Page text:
Go see “Bridesmaids” this weekend. It’s your womanly duty

by Debbie Stoller

The first time I saw a screening of the new Judd Apatow/Kristin Wiig vehicle Bridesmaids, I felt like I was watching an experimental film. I’m not talking Maya Deren or Chantal Ackerman, of course. But the fact is, Bridesmaids is an experiment, intended to answer the question: what would happen if Judd Apatow made a movie for women? What would happen if the guy who’s built a career on making movies that examine the adult/adolescent male psyche—its  beliefs, sexual desires, sense of humor, and nameless terrors—did the same with a female cast? Since I was so focused on what made this male-produced film so different from most women’s flicks, I was very aware of those aspects that felt unnatural. For instance, there is a lot of gross-out humor. I know dudes love gross-out, bodily humor (I’m not sure why. Is it because they jizz?), and I’ve never really seen it in a women’s movie before. As it turns out, I don’t really like gross-out humor, so for me, that didn’t work. There also seemed to be an attempt to come up with the female version of an “ouch, I just got hit in the balls!” joke. That didn’t work for me either. And, I was very aware that of the female cast of characters, only two were heavyset, and both of those characters were made to be exceptionally weird (and one of them was only a bit player). But Judd Apatow’s dude movies usually have the reverse–there’s one reasonably attractive dude, whose friends are all heavyset or odd-looking. For instance, in  Knocked Up we had to put up with  both Jonah Hill AND Seth Rogan (okay, Seth seems like a nice guy, but he’s no looker) in exchange for Paul Rudd. Why, I wondered, couldn’t there have been more heavy or odd-looking female characters among the central cast of  five women? 

In fact, I was so focused on the aspects of the experiment that failed, that the parts that succeeded were pretty lost on me. That is, until I saw the film for a second time. And that time, I didn’t watch it like a feminist critic trying to parse out Apatow’s influence on this female-penned script (it was written by Wiig and Annie Mumulo). Instead, I watched it like someone just wanting to be entertained. And you know what? The movie was fucking funny! Hilarious! A laff riot even! The gross-out parts weren’t so troublesome (although the hit-in-the-balls part still isn’t funny). And in fact, the heavy set character (played by Mike and Molly‘s Melissa McCarthy), is the break-out star of the movie. She steals every scene she’s in, she’s the one you’ll be remembering when you find yourself chuckling about the film in the days after you’ve seen it, and that’s no easy task when you are playing a supporting role in a film intended to make a movie star out of its main character.  And I wasn’t the only woman enjoying the show. The loud, open-mouthed laughter, bordering on the hysterical at times, coming from the packed, mostly female audience, was absolutely uplifting. We women have gotten our funny movies before (Bridget Jones, for instance), but we’ve never really had anything like this before. Never. I felt like I was hearing laughter that had been pent up for 50 years! I left the film thinking, after seeing that, would anyone dare say that women aren’t funny? And I wanted more. Much more.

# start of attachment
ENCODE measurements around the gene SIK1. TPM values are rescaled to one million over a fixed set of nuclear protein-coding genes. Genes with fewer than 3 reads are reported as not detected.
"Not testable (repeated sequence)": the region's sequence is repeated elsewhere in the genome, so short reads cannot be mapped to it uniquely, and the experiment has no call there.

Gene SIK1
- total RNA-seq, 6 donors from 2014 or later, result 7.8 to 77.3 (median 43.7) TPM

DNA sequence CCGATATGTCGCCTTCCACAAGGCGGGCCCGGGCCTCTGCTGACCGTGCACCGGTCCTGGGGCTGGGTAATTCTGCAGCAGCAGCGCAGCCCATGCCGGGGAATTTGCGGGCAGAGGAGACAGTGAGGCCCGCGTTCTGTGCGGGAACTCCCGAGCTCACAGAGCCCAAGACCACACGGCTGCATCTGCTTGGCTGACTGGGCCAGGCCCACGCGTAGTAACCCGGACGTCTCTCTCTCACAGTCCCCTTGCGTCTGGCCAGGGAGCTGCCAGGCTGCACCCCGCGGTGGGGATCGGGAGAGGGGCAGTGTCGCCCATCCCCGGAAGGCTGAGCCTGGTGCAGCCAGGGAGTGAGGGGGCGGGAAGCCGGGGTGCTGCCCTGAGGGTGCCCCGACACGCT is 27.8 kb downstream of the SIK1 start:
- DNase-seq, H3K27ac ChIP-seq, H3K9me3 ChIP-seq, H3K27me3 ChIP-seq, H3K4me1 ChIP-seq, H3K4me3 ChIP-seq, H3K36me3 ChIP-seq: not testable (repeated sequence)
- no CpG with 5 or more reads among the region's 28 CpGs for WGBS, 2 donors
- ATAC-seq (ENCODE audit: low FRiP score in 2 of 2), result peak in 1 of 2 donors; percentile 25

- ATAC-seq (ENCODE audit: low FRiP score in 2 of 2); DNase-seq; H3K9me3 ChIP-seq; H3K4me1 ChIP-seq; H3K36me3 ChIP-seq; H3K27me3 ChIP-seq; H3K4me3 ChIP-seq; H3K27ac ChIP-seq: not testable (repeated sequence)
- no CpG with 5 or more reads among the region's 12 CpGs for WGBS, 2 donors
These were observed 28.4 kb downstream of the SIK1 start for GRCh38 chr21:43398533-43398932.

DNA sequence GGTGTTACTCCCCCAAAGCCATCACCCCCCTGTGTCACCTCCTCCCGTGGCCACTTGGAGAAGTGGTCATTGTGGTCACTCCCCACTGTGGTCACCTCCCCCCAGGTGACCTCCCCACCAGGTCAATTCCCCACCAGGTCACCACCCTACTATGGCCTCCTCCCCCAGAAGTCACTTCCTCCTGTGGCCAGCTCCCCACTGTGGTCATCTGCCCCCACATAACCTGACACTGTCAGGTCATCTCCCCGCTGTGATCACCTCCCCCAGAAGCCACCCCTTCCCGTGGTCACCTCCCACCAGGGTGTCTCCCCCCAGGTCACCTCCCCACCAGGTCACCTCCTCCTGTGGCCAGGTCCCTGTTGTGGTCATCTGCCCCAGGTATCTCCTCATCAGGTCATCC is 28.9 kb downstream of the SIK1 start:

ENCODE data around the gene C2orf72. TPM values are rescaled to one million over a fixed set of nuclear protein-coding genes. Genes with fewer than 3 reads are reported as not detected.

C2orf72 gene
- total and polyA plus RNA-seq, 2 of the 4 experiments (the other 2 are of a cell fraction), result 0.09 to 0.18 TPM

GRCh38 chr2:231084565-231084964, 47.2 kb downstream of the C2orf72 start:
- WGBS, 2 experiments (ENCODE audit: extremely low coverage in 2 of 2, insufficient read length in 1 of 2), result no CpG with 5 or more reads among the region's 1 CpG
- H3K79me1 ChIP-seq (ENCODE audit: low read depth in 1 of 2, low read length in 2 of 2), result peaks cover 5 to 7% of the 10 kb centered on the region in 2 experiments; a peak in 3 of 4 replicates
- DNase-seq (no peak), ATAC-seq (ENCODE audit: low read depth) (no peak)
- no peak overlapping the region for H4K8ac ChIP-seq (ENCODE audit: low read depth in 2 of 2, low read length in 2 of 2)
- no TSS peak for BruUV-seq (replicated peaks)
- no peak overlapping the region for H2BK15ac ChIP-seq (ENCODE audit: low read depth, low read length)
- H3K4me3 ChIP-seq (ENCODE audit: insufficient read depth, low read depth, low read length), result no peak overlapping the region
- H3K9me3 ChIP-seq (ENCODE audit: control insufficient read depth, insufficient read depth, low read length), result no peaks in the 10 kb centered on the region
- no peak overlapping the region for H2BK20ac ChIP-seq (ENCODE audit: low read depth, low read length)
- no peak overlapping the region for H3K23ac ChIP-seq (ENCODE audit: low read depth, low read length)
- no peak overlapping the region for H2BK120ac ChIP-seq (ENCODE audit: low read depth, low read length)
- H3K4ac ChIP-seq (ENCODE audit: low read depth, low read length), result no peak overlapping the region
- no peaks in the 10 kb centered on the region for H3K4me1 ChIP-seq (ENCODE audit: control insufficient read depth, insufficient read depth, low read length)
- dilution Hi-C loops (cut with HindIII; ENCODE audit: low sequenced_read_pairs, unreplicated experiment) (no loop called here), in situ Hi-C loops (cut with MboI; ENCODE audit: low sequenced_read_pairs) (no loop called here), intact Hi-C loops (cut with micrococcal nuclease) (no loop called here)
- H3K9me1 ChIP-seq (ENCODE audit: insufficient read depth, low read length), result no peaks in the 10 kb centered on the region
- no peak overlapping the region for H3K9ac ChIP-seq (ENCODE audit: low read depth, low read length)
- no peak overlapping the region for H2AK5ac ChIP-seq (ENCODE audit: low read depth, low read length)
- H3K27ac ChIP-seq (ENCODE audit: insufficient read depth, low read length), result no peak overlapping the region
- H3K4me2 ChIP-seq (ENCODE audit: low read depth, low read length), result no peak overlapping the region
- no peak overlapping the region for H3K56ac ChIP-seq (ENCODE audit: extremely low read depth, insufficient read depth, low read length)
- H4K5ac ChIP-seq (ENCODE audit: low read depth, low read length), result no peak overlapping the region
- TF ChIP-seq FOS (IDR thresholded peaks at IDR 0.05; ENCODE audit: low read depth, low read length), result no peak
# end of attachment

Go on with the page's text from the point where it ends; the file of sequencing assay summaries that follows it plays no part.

And that’s why you need to—no, HAVE TO—go see Bridesmaids this weekend. Bring your girlfriends, bring your mom, bring your boo. But go. Because we have to send the message to Hollywood that YES, there is a female audience out there and we want to be entertained and made to laugh at movies as much as men do. If we don’t let them know by insuring that Bridesmaids has a huge opening weekend, believe me, they won’t give us any more. Of course, plenty of dude movies and dick flicks flop, but no Hollywood exec is going to ever conclude that this means that movies aimed at men don’t make bank at the box office. But they will draw this exact conclusion if Bridesmaids doesn’t do well—women don’t go to the movies, and they don’t go to funny movies. They are like controlling parents: they are giving us a nice toy, and if we don’t show them that we really, truly appreciate it, well, then they just won’t buy us nice toys anymore.

Some folks are even putting together opening night Bridesmaids parties (the gals from women’s comedy website Comediva are organizing a group of women to go see opening night who are all being encouraged to wear bridesmaids dresses). Go ahead and organize something like that, if you want. Or if you are really convinced that this is not the kind of movie for you, go anyway. Bring your Kindle or iPhone and spend the next 2 hours reading or texting. But you need to be there. We all do. It’s our womanly duty.




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